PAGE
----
• Added support for USB 2.0
  • Expanded support for PCs with a PC-focused silver/black version
These seem reasonable, but there are caveats and the caveats are what this is really all about.

Take a quick read between the lines and you'll see that the added support for USB 2.0 comes at a HUGE price.
  • There is only 1 USB 2.0 port. It's located on the right side of the keyboard.
  • The previous USB port on the left side is now occupied by the cable that connects the keyboard to the system -- the old cable used to connect through the bottom middle of the keyboard.
  • The cable requires two USB plugs to connect (FYI, Mac laptops like the Macbook Pro only have 2 USB ports available on the system).
As for the PC version, they added an "Optimizer key" that maps to many of the PC commands that you would use. This key, as it turns out, is basically the shift-lock key. I'm not sure if that was the driving reason behind this change, but here's another interesting shift -- they removed the LED on the Caps Lock key for the Mac version. Basically, there is no longer a keyboard-based feedback mechanism to tell you that you have the Caps lock on -- not a big deal if your typing in a document, but potentially a problem if you're having trouble logging into a system using that case-sensitive password.

So as a marketer, the question that you have to ask is, what was driving these decisions to make these core modifications to the product? Is this supposed to be innovation? Who was the customer that fit their target profile? Where, during the design and planning process, did the analysis of how these decisions might impact their existing customer base get processed? Do they really know their customer base or are the just "adding features"? How do you take and award-winning design and make so many people in your customer base angry?

If you think that it's just me, Google the Tactile Pro. You'll find a handful of posts and comments posted on consumer sights. All of them underscore the shortsightedness of the updated design. This is another challenge with the Passion of the Niche -- here are people who are passionate enough about their computer keyboard to have written full web posts on the topic.

As for me, rather than purchasing an updated version of the product, I'm still using my old Matias Tactile Pro. Sure the plastic has exploded and it looks like Frankenstein's keyboard, but it still works well. Meanwhile, on their web site, the Matias folks say that they have obsoleted the 2.0 version and are working on version 3.0, expected to be available in spring 2009. It will be interesting to see how that one unfolds and whether they are able to reconnect with their customers.

Saturday, July 19, 2008

Tradeshow Marketing - Follow up

I'm back. Semicon West 2008 is done. It's been a busy week, and I'm glad to get some time for writing. If you're used to tradeshows within the PC industry, Semicon West seems like a very quiet, conservative show -- there aren't a lot of theater presentations, music, or flashy lights. It's sort of the opposite of an E3 or NAB -- Semicon West is mostly about guys in suits wandering around in a fairly saying their annual hello to people that they've known for years and years.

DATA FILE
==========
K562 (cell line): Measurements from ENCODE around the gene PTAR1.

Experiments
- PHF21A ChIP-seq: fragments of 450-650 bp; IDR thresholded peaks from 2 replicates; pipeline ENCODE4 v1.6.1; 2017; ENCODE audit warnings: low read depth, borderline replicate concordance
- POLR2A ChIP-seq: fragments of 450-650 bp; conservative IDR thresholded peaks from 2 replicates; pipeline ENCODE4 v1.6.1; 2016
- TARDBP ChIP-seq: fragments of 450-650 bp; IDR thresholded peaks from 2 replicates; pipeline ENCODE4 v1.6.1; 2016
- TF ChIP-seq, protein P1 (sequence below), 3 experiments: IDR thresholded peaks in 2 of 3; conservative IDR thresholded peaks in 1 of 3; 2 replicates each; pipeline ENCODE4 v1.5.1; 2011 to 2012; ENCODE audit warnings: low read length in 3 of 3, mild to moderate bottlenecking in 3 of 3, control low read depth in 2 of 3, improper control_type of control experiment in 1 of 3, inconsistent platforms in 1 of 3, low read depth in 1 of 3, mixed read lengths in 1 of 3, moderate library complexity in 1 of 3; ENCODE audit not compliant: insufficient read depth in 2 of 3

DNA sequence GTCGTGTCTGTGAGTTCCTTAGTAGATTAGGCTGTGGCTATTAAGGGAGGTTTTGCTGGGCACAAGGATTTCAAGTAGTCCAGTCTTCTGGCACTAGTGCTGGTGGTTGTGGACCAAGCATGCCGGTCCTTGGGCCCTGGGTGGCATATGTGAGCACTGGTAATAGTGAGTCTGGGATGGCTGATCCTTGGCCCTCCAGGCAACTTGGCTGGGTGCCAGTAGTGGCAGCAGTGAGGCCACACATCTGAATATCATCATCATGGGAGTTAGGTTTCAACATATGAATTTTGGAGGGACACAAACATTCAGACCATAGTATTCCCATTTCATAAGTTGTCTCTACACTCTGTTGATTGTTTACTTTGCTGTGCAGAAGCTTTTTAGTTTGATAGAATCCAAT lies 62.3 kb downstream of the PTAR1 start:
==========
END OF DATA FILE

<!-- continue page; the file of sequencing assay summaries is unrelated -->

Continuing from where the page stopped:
Probably the most interesting news coming out of Semicon this year was the addition of the Intersolar North America show to the third floor of Moscone West. For background, the semiconductor manufacturing industry has been seeing some belt-tightening this year. Like the seasons of the year, the semiconductor manufacturing equipment industry sees the patterns of growth and 'slowth' as a normal part of the business cycle that's been going on for years and years. But with the cost of oil, global warming, and a focus on alternative energy, the big growth area these days is in Photovoltaics (PV) -- the manufacture of materials for solar energy. Photovoltaic cells are currently made using some manufacturing technologies that are closely tied to semiconductor manufacturing. Because of the differences in processes and end product goals, the PV industry has some different focuses that they are trying to work through -- significantly reducing production costs, increasing output volume and improving material efficiency. That's driving a lot of industry investment and a host of companies hoping to find the path to profitable production.

The Intersolar hall had a lot of traffic, and most of the people that I talked to about the traffic at the show commented about how busy that event seemed to be. Of course, the odd thing about this -- and from what I've heard about other solar and photovoltaic shows -- is the challenge of framing who exactly is participating in the show. Because the industry is growing and finding focus, the Intersolar show featured companies showing products ranging from inline solar cell equipment to companies demonstrating their solar panels that could be installed on someones roof. One recent solar show seemed heavily concentrated on contractors capable of installing solar systems on your house. Going forward, it'll be interesting to see how this industry starts to find it's focus -- and whether that focus will be as a comprehensive industry or as a subset of some other industries.

Sunday, July 6, 2008

Branding and Politics -- Why Are They Ruining Barack Obama's Brand

This is pretty much Part 1 of my previous post. The fact of the matter is that I've been through three passes at trying to encapsulate this post -- another 1000 words yesterday -- but the scope of the topic can so easily creep into this massive gumbo, that it quickly becomes unfocused. So instead, I've decided to pull together some threads that I have found around the web. I think that these help build the framework for the questions that I find most interesting, including building the groundwork for part 2.